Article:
The question of Galea and illegal drugs might have slipped off the radar entirely but for the unfortunate entry of Alex Rodriguez into the story last month. Baseball is bigger news than golf when it comes to doping and, with a known steroid cheat in the mix, the story moved forward. Rodriguez denies taking drugs from Galea but the secretive nature of the treatment and his tardiness in co-operating with agents makes him seem slippery and evasive. Woods, whether he likes it or not, is caught in the collateral fire.

Not that Woods or his team seem particularly concerned about Galea. Asked on Monday why he hadn't moved earlier to scotch rumours that he had taken PEDs, Woods replied that he hadn't done any interviews and nobody had asked. Perhaps if he wasn't so embroiled in personal scandal, Woods might be more engaged by the doping questions but that is, at best, a moot point.

Maybe Woods and his advisors have simply reasoned that golf and major drugs' stories just don't send the sporting world into a tizzy, even when the world's No 1 is implicated. It is less than three years, after all, since the sport reluctantly embraced the concept of drug-testing and, to date, only one golfer in the US has been caught.

The fact that he is currently suing the PGA will hardly enhance the ruling body's appetite for such fights.

Lionel Messi is another story. Similar principle, though. It is well known that when Messi joined Barcelona as a 13-year-old kid in 2000, he was been treated for a HGH deficiency, which his family could no longer afford in his native Argentina. Before the treatment started, Messi measured just 50 inches in height. Without HGH, he could not have entertained a career as a professional footballer.

The issue is less about the nature of Messi's treatment than our collective stomach for asking hard questions about it.

Particularly when the subject is possessed of such captivating beauty and humility that we are instantly transported back to a time when we imagine the sporting arena and the stars who graced it to have had a certain purity that, along the way, has been lost. If the kid needed a gentle guiding hand, well surely we can live with that.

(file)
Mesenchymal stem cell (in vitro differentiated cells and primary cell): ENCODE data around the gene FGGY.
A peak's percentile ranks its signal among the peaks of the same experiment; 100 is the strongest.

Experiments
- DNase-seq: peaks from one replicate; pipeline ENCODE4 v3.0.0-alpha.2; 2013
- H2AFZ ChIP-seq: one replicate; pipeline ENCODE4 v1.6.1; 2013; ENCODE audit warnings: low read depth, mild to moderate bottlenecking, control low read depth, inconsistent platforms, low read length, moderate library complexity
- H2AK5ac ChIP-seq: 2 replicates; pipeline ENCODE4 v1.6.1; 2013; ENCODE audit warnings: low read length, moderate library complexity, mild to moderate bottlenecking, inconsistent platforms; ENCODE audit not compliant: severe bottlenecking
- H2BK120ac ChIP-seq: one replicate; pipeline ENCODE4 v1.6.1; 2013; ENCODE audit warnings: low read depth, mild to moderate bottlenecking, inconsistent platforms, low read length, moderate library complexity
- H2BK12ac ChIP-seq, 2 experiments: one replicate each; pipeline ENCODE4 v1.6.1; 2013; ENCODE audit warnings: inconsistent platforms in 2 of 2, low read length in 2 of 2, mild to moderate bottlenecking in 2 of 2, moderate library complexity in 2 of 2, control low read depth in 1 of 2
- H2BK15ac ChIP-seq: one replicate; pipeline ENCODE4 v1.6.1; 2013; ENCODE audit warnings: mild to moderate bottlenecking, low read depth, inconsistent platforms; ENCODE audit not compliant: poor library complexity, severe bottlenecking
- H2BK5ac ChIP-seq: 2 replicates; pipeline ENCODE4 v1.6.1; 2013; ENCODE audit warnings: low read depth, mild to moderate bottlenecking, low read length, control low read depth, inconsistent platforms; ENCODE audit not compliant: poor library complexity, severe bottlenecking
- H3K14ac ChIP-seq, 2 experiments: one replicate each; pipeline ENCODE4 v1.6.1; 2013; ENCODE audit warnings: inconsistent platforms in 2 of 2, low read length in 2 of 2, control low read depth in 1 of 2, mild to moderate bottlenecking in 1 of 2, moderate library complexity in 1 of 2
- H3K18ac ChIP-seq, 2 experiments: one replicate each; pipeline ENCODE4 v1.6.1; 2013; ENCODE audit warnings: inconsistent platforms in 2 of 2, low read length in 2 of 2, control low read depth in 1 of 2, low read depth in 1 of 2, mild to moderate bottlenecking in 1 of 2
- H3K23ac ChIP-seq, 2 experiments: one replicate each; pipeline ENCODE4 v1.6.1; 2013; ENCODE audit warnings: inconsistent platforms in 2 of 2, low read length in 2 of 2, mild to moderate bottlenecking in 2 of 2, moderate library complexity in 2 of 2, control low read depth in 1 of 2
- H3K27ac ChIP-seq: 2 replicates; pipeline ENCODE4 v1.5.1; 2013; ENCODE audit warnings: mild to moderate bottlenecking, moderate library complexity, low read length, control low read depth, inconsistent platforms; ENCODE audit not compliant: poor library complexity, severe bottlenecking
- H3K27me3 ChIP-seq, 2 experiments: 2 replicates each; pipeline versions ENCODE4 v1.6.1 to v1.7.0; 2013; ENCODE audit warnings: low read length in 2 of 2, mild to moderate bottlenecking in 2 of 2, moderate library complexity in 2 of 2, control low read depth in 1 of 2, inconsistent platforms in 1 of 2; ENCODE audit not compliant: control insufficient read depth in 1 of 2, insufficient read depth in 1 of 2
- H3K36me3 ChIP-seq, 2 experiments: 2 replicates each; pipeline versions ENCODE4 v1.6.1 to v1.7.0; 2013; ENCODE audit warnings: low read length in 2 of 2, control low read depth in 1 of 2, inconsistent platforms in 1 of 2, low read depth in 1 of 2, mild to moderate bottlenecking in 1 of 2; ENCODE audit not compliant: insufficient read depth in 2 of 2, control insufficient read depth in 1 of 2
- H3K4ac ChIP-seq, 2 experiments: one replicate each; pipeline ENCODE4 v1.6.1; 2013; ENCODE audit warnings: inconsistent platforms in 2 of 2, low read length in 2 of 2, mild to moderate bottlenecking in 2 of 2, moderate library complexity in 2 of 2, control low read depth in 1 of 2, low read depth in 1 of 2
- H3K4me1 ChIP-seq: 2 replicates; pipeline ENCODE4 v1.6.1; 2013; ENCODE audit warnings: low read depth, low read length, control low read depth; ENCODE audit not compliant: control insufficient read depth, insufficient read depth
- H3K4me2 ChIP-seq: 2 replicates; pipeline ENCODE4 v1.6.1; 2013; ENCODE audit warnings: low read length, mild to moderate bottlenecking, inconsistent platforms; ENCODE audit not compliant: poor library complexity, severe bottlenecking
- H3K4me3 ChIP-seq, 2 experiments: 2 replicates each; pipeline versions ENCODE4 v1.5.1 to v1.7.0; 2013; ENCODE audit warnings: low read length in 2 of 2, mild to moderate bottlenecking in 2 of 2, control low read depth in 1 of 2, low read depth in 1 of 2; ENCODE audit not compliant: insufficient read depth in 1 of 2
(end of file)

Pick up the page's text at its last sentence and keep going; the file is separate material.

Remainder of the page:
In the biography of Messi by Luca Caioli, the doctor who diagnosed the footballer's HGH deficiency hears Messi described as a "lab rat" and is incensed. "The hormone deficiency and its treatment are nothing more than anecdote," says Dr Diego Schwarsztein. "What really matter are the boy's footballing skills."

It is a widely ingrained notion: in a sport where technique and skill are prevalent, doping is unlikely to be a major issue.

But you can ask questions about Messi if you are inclined. We know the first HGH injections started in 1998 when he was 10. What isn't clear is when they stopped. A standard course of treatment is said to last up to six years, by which time Messi had already made his senior debut for Barcelona. And even if the treatment was ethical on a human level, is there a boundary when dealing with a talented athlete and where exactly does it begin and end?

The way he is going, however, Messi will establish himself as the greatest footballer we have seen and no one will give a fig about HGH. They'll savour every moment of the most beautiful team since Pele's Brazil and forget that some of those players, whose identities we'll probably never know, were once linked to an errant doctor by the name of Eufemiano Fuentes. Perhaps the angry cyclist was right about one thing: we have the stomach for some battles but not for others.

"Did you learn anything?" asks the dead man in the tackiest ad ever made. Only that the age of innocence in sport, if it ever existed at all, is well and truly gone.

Sunday Independent